This got my attention. Thank you Granddad, I’ll be making a conscious effort to be more professional with my phone habits. Just call me and see!
7. Give your full attention to your customer
Again, this is about giving more than is expected. Take the time to really listen and understand their situation. Be present. Consider if there is anything you can do to help them. If so, apply #5. Honesty and service always matter most.
8. Keep your overheads as low as possible
This point is relative to the nature of your business. Low might be $20,000 per week. Regardless, in a world with economic fluctuation and high living costs, it makes sense to trim the fat and keep things as tight as possible without negatively affecting your quality of service. Of course, this just makes sense mathematically. Fewer overheads will mean more profit. Fewer overhead means you can survive if times get tough. After having this conversation with Granddad, I cancelled several online subscriptions and services I was using. I've investigated and looked for other ways to reduce costs and streamline things.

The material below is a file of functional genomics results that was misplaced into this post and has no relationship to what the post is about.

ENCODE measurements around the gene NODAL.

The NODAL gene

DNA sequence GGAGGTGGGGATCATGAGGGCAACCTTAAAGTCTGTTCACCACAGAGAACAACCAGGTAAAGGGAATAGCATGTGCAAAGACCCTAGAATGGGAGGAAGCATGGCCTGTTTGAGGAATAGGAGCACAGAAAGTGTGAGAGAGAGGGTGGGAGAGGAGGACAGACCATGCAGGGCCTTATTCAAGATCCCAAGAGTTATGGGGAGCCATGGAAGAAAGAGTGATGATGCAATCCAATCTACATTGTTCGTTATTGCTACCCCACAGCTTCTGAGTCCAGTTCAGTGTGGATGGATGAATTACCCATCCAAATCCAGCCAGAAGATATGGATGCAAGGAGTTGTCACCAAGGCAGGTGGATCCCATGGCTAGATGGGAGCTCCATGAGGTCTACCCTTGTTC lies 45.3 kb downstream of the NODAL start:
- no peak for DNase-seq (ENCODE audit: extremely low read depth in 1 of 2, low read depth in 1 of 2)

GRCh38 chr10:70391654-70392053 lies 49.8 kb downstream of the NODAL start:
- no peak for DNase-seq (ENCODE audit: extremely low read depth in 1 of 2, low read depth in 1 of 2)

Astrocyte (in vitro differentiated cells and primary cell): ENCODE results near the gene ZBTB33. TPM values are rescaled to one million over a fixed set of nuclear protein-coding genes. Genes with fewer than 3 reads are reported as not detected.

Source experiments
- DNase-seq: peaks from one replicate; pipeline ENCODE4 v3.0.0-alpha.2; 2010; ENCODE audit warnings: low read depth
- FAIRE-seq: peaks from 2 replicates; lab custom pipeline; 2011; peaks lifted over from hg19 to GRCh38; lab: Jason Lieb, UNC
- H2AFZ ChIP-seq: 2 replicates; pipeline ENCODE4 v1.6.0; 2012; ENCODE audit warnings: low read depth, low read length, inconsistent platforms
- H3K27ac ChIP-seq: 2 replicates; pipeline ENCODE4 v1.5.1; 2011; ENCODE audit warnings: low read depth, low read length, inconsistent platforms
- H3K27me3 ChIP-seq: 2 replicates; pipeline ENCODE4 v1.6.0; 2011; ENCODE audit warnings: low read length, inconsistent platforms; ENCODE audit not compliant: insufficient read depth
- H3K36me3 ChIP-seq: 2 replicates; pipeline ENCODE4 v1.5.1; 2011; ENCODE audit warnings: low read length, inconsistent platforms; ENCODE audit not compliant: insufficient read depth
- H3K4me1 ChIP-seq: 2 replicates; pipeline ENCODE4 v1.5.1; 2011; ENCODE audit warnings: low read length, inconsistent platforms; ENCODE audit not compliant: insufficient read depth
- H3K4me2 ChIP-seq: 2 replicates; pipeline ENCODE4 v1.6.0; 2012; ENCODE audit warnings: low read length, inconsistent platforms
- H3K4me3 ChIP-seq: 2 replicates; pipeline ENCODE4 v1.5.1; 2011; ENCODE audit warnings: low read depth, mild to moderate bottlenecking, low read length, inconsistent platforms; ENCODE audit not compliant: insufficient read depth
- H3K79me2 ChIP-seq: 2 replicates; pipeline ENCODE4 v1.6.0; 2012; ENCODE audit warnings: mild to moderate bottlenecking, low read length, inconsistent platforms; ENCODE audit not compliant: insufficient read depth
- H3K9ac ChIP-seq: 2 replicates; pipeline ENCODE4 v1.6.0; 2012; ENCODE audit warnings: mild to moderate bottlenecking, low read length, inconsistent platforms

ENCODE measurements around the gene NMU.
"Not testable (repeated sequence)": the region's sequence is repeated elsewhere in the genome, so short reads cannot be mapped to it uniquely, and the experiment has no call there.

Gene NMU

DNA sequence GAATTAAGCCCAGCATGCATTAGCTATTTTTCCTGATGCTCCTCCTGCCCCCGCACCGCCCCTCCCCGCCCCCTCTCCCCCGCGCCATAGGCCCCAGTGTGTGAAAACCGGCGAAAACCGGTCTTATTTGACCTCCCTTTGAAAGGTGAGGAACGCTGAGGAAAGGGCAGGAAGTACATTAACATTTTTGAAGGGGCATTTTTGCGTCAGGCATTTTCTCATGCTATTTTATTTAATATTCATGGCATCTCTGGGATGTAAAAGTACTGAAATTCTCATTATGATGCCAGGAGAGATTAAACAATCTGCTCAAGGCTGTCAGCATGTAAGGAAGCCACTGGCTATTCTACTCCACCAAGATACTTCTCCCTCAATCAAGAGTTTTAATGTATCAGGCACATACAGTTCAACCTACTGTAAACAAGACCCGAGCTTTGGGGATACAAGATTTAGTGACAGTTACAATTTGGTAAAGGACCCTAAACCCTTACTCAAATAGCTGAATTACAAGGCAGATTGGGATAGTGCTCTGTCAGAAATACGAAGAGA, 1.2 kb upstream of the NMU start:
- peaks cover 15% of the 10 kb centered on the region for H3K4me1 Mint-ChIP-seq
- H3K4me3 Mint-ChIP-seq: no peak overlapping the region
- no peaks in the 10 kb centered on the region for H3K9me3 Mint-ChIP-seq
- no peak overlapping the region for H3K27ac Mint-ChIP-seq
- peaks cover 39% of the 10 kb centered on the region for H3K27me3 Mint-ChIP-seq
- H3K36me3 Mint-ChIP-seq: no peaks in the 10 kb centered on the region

While I am certain that this article will have nowhere near the impact a face-to-face conversation with my grandfather would, I hope you get a sense of the overall theme here. The little things matter. They matter much more than you think. While nice pictures on Instagram may help, they won’t get you far if you can’t nail the basics when you deal with clients and colleges. I'm certainly not perfect myself. But talking with my grandfather always inspires me to up my game.